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What are Dental Onlays?

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  • Written By: Katriena Knights
  • Edited By: J.T. Gale
  • Last Modified Date: 28 November 2016
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When a tooth is damaged but not sufficiently damaged to require a full crown, dental onlays often are used to restore it. Dental onlays generally are made of porcelain or resin that matches the natural color of the teeth. Sometimes a dental gold onlay is used depending on the needs and preferences of the patient.

Dental onlays can be used to help restore teeth that are cracked or fractured, as well as teeth that suffer from decay. Dentists also use dental inlays for this type of repair, depending on where the tooth is damaged. Dental inlays and onlays both correct the same type of problem in teeth. A dental inlay is used when damage to the tooth lies between the cusps of the teeth or in the center of the tooth; a dental onlay is placed over the cusps, or covers part or all of the chewing surface of the tooth. Essentially, inlays and onlays are the same type of restoration, and the name merely describes where they are placed.

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A dental onlay procedure is relatively simple and typically occurs in two stages. The first visit usually involves an examination of the tooth and the removal of decay, if applicable. A dentist then takes an impression of the tooth to be treated. Temporary fillings can be placed on the tooth to protect it. The dentist usually sends the impression to an off-site lab where the final, custom-made onlay is produced. On a return visit, the permanent onlay usually is affixed.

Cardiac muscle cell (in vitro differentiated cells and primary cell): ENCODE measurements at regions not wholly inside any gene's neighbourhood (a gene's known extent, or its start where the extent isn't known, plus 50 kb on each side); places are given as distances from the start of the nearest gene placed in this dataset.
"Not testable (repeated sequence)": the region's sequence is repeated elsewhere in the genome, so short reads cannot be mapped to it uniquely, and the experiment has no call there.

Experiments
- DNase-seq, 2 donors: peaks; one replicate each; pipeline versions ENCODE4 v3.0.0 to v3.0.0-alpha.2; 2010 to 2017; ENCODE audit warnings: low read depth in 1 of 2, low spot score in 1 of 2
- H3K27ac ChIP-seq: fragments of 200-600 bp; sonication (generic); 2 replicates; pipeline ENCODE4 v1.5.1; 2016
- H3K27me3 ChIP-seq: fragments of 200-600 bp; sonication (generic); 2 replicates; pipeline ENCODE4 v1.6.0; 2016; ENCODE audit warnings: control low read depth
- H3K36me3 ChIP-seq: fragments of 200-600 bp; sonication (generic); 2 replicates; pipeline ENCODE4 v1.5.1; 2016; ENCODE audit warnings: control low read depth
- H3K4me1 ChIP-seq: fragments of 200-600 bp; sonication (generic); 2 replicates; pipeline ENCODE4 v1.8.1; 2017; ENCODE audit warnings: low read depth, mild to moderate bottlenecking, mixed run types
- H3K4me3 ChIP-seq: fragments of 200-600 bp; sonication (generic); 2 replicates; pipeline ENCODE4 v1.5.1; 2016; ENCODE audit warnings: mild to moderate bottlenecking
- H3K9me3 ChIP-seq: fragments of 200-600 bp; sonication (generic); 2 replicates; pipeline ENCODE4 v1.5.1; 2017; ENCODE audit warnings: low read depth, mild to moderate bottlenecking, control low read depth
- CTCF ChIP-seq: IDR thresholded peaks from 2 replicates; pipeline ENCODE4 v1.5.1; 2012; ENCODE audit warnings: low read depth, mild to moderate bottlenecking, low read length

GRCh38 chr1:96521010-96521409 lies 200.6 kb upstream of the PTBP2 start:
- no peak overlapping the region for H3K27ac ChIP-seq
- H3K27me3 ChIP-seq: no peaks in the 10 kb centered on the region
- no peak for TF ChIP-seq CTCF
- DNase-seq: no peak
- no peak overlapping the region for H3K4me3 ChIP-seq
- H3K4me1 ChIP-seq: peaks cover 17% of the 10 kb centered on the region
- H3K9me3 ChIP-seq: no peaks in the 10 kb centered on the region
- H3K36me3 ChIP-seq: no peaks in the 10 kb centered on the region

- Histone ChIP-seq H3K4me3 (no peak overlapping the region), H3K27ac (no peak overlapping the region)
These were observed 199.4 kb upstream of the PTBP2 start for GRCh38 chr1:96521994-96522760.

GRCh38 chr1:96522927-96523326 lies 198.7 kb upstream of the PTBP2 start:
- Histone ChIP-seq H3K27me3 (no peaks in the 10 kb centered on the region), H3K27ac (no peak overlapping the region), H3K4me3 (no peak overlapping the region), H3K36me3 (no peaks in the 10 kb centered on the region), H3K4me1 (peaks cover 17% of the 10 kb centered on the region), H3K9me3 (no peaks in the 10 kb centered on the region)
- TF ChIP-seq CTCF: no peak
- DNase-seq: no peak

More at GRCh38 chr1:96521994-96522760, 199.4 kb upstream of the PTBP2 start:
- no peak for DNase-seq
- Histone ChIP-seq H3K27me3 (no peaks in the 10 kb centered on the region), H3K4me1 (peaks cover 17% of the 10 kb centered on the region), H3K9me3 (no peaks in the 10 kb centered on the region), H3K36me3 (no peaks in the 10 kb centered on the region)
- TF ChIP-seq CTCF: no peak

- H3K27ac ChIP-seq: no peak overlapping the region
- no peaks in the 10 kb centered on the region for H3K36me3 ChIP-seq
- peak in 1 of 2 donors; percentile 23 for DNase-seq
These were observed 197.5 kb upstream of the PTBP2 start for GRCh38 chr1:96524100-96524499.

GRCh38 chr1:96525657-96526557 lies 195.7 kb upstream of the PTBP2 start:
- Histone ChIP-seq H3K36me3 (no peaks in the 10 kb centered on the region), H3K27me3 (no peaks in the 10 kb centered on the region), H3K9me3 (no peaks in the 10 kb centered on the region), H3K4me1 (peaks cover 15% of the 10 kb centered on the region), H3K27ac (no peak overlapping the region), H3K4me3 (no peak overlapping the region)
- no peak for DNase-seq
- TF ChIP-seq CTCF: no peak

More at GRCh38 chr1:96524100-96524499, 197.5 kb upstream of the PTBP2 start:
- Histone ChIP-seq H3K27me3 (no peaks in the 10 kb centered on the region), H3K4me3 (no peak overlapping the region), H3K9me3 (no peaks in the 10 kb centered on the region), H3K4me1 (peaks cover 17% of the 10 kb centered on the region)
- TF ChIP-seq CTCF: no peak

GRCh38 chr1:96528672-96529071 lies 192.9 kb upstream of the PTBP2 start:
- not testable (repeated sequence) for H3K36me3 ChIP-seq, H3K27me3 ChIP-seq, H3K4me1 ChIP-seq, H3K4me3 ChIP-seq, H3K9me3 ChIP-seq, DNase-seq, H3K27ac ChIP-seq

Typically, dental onlays are made of materials that match the existing teeth so many patients prefer them to traditional amalgam fillings or metal crowns. Dental onlays have other advantages, as well. Because very little restructuring to the original tooth is required, the majority of the tooth structure usually can be preserved, helping reduce the need for additional work later.

The material used to make dental onlays also can help strengthen the tooth, and onlays typically last longer than traditional amalgam fillings. Onlays also do not expand or contract with temperature changes, a problem that is associated with amalgam fillings that can lead to eventual cracking of the surrounding tooth. By contrast, dental onlays remain stable in changes of temperature, helping protect the tooth.

Using dental onlays instead of fillings also can provide an additional option to those who wish to avoid dental amalgam due to health concerns. While controversy exists regarding the safety of dental amalgam, onlays made of porcelain or other composite materials contain no mercury. No identifiable hazardous materials have been associated with onlays.

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anon189379
Post 1

Thank you for sharing this post about the dentistry for teeth whitening. This is a big help for me and to the others as well on how proper teeth care should be. Thanks again! --Doylestown Dentist

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